I wanted to explain in a little more detail why I was concerned about motor control using the initial release of the PROS firmware and the possible remedies. First lets quickly recap how an H-Bridge works.
The H-Bridge consists of four switches, they are shown above in pictorial form. The implementation in the cortex uses MOSFETs, two P channel on the high side (shown as A and C here) and two N channel on the low side ( B and D ).
To turn the motor forwards (which way is forwards is subjective and not important here), switches B and C are closed. This creates an electrical circuit through the motor as shown on the diagram above.
To turn the motor backwards, switches A and D are closed. This creates an electrical circuit where the polarity across the motor is now reversed.
Closing either switches A and B or C and D at the same time will connect positive voltage source to ground as shown in the third diagram above. This is something you do not want to do, it has the potential to seriously damage the H-Bridge components.
This shows in more details how the H-Bridge in the cortex is connected. Switches A and C are connected to two control lines I’m calling enables. These will either be on or off depending on the required motor direction. To allow variable speed control of the motor, the other two MOSFETs are connected to control signals that can be pulse width modulated, that is, toggled very fast between on and off. The speed that the pwm signals are toggled is determined by the cortex firmware but is typically about 1000Hz to 1200Hz.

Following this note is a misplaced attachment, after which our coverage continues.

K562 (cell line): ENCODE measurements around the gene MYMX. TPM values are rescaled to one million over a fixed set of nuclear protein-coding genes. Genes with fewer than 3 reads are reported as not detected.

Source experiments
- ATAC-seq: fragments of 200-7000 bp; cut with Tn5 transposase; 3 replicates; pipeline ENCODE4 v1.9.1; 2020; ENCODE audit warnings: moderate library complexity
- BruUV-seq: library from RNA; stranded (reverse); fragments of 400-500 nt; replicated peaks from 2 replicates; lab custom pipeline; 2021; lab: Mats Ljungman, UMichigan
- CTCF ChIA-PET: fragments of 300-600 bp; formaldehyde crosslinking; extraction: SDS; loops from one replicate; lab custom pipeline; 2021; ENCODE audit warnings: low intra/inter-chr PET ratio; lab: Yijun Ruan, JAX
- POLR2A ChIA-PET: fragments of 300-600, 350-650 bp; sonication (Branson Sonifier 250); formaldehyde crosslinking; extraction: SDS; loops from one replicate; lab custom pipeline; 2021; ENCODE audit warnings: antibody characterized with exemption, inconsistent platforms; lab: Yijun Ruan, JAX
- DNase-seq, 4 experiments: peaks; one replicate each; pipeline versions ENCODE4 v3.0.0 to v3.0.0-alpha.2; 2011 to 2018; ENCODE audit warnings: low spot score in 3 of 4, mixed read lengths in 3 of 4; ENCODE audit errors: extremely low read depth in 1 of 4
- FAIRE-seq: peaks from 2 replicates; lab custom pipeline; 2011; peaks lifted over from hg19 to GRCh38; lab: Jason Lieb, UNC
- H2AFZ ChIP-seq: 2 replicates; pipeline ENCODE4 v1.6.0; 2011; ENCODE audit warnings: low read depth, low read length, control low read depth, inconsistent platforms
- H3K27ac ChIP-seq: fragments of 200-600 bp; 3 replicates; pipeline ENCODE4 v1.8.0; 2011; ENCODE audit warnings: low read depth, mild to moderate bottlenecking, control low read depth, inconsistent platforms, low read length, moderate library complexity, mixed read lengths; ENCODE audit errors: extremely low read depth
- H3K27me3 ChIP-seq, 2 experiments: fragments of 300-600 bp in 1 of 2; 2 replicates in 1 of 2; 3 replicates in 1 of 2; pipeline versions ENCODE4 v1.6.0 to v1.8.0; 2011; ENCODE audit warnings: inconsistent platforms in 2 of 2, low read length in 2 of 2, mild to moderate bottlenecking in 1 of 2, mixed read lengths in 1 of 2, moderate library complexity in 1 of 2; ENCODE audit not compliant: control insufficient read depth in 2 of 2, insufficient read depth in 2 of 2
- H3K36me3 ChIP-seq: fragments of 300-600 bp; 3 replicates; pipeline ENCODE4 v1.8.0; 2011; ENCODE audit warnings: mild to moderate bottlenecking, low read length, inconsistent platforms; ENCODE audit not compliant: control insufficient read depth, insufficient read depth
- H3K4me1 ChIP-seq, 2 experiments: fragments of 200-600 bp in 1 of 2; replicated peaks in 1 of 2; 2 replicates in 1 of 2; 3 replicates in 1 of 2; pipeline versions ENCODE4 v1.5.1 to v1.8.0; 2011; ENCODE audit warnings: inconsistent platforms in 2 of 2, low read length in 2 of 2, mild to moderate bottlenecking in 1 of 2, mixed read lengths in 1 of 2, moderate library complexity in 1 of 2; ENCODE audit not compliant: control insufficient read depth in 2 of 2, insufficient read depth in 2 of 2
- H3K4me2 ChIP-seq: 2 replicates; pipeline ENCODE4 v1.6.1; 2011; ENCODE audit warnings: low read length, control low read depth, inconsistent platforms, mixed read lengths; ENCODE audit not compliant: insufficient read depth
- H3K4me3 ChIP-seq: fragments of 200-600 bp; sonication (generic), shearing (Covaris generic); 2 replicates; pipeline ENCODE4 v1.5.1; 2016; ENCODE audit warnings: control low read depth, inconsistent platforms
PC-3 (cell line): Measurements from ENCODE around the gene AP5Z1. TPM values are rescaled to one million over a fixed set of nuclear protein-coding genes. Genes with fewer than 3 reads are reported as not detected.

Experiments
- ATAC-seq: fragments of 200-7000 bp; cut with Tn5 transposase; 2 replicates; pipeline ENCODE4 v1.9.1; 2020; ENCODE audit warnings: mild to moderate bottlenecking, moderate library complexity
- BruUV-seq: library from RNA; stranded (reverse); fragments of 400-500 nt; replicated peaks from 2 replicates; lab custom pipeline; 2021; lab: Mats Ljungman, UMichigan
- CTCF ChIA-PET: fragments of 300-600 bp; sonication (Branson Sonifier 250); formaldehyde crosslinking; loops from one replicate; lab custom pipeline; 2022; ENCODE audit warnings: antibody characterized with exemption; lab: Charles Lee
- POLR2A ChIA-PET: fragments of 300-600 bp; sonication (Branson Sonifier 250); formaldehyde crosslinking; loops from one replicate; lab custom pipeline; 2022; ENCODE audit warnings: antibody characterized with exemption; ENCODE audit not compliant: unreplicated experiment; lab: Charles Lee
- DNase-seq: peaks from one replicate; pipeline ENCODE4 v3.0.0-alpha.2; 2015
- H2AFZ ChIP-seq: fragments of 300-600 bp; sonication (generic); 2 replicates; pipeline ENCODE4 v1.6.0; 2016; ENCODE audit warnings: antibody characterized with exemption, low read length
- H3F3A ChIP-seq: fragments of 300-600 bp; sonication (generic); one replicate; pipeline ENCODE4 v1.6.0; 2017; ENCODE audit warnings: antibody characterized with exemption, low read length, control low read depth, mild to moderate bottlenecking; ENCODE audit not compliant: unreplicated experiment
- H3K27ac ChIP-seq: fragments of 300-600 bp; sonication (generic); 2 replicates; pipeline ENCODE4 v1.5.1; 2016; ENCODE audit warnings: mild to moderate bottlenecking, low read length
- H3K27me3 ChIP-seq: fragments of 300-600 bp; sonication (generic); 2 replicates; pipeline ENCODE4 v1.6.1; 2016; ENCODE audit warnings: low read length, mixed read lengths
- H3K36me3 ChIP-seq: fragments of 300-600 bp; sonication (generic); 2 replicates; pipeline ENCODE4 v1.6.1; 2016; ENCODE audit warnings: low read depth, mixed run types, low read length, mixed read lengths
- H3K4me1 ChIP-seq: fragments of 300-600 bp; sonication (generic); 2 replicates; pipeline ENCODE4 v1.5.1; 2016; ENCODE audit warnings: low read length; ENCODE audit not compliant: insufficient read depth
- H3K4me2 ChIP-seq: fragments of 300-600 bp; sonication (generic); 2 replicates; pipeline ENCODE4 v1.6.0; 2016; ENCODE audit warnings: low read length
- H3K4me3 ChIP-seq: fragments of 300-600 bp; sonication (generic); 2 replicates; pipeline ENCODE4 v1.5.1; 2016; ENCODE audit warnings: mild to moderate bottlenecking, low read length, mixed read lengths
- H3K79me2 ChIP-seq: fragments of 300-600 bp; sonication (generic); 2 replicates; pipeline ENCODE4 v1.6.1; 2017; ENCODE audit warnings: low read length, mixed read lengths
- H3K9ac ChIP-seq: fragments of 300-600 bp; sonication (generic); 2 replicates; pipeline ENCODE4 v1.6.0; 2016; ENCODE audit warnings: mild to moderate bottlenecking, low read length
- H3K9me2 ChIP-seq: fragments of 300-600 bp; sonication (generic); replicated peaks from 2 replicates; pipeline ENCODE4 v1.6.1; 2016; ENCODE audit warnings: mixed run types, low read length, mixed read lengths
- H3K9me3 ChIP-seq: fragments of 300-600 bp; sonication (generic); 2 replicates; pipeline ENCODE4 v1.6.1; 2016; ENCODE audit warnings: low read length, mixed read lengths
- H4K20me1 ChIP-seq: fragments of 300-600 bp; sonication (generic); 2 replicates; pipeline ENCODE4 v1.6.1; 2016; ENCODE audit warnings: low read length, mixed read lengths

(This explanation is for illustrative purposes and not quite how things work, it’s close enough however).
This is an incredibly over simplified (and not entirely accurate) diagram showing how the pwm pulses are generated. A counter is counting from a pre-determined value down to zero, when it reaches zero the initial values is loaded again from the auto reload register. Another register called the compare register contains a second value that is constantly compared to the counter, if that value is less than the counter value the output digital value is high, if the value is greater than the counter then the output value is low. Lets say the auto reload register has the value 128 and the compare register has the value 64, the pwm output will be high for half the count time and low for the rest.
When a new compare value is needed, the user firmware must load a new value into a holding register called the compare preload register. This new value is only transferred to the compare register when the counter reaches zero. What this means is that when the user firmware wants to change the pwm duration it may not happen for some time as the current pwm cycle has to finish first.
The timer channels in the cortex each have four compare registers, their outputs are connected to separate pins on the cortex. A different compare register is used for the forward motor pwm signal to the backward motor pwm signal.
In the next post I will show what is currently happening with the PROS firmware and a better way of control.